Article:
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Environmental fate & pathways

Biodegradation in water: screening tests

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Description of key information

Key value for chemical safety assessment

Biodegradation in water:
inherently biodegradable

Additional information

Five studies on the biodegradation in water are available. Four studies investigated the ready biodegradability and one investigated the inherent biodegradation of the test item.

In the key study on ready biodegradability,O,O,O- triphenyl thiophosphate was assessed over a 28 day period by the modified Sturm test (OECD 301B) (Springborn Smithers 2009). The nominal test concentration was 0.26 µg a.s./L (two replicates), which was in the range of the water solubility of the test substance. CO2measurements showed up to 17.8 and 19.3% mineralisation after 29 days. Further investigations during experimental phase using radiolabelled test item showed that after 29 days only 51.5% and 60.8% of the radioactivity present consisted of the test item, whereas the remaining radioactivity consisted of its degradation products. Thus, the test item is partially completely biodegraded over a 28 day period under the test conditions, up to 19% is mineralized and additionally up to 48.5% of the test item is transformed into its transformation and degradation products. The positive control substance of the ready biodegradation test (sodium benzoate) was 90.6 % degraded after 29 days. Phenol can be identified from the chromatogram of the degradation products: From the analytical measurements in this study it can be concluded that Phenol will be formed. RP HPLC was used and separation is based on hydrophobicity. The lower the content of phenolic groups of the analyte, the more polar the analyte is and eluation from the column starts earlier. Using 60% methanol at the beginning Phenol would correspond to the peak at 2.6 minutes. The peaks at 12.3 minutes correspond to the substance containing only two phenolic goups. (for further information see the attachments of the key study in IUCLID chapter 5.2.1, modified Sturm test, Springborn Smithers 2009).

The inherent biodegradability of the radiolabelled test item was assessed over a 28 day period by the MITI-test (II) according to OECD 302C (Springborn Smithers 2008). The nominal test concentration was 0.26 µg a.s./L, which was in the range of the water solubility of the test substance. The test material attained up to 59.5 and 66.8 % biodegradation after 28 days whereas the positive control substance (ethylene glycol) was 98.2 % degraded 28 days. These results indicate that the test item can be classified as inherently biodegradable under conditions of the test.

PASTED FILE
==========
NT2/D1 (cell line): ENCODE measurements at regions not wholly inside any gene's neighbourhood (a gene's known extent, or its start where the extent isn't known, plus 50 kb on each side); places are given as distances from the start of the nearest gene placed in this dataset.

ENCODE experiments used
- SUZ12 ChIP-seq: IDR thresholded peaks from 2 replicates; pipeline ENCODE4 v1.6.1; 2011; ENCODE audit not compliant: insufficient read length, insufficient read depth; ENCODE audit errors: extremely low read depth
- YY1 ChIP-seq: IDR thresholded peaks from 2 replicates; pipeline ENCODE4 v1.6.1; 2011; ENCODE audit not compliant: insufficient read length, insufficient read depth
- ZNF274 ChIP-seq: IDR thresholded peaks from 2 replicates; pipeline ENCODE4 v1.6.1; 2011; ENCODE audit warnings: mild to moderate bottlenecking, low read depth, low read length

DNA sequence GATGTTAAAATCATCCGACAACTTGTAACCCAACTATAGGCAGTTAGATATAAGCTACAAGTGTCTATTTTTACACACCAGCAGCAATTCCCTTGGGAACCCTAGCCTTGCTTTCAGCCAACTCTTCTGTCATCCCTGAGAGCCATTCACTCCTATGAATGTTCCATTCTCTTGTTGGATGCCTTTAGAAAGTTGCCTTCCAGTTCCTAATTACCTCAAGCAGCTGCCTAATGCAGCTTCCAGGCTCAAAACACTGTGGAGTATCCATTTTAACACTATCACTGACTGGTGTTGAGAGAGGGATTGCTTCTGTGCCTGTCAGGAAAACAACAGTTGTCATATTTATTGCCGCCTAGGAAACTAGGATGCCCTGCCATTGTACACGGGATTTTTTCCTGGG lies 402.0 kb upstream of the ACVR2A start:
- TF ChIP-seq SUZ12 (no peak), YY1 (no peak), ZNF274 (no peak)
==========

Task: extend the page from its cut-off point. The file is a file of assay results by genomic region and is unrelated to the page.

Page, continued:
In a supporting study, the ready biodegradability of O,O,O- triphenyl thiophosphate

was assessed over a 28 day period by the modified Sturm test (OECD 301B) in concentrations of 10 and 20 mg/L. No biodegradation (0 -2%) was observed. In line with the key study on ready biodegradation described above, the results indicate that the test item cannot be classified readily biodegradable under conditions of the test. However, the very low solubility of the substance may have reduced the availability and hence the degradability of the substance in the test. For characterisation of the persistency of the substance the test-set-up of the supporting study was not sufficient due to the low solubility of the test item.

Two supporting studies on ready biodegradability with O,O,O-triphenylphosphorotioate in a lower purity are available. In a Closed Bottle Test according to OECD 301D no degradation was observed after 28 days using 3 mg/L test substance (Huntington 1998). In a study according to OECD 301C (Institute of Ecotoxicology, Gakushuin University 1999) no degradation was observed after 28 days using 100mg/L test item. Considering that the substance consists of several adsorptive constituents with poor water solubility, the limited bioavailability in the test design could be the reason for the lack of observable biodegradation.

In these studies the biodegradation of the single constituents was not analysed separately. With respect to the limited solubility of O,O,O- triphenyl thiophosphate, the bioavailability of the test item was limited and the applied methods not sensitive enough to measure degradation.

Overall, the results of supporting studies are not considered to be contradictory to the results of the key study. The methodology of these studies was not sensitive enough to measure the degradability.

O,O,O- triphenyl thiophosphate is primarily degradable under the conditions of the test. The determined degradation product phenol is readily biodegradable.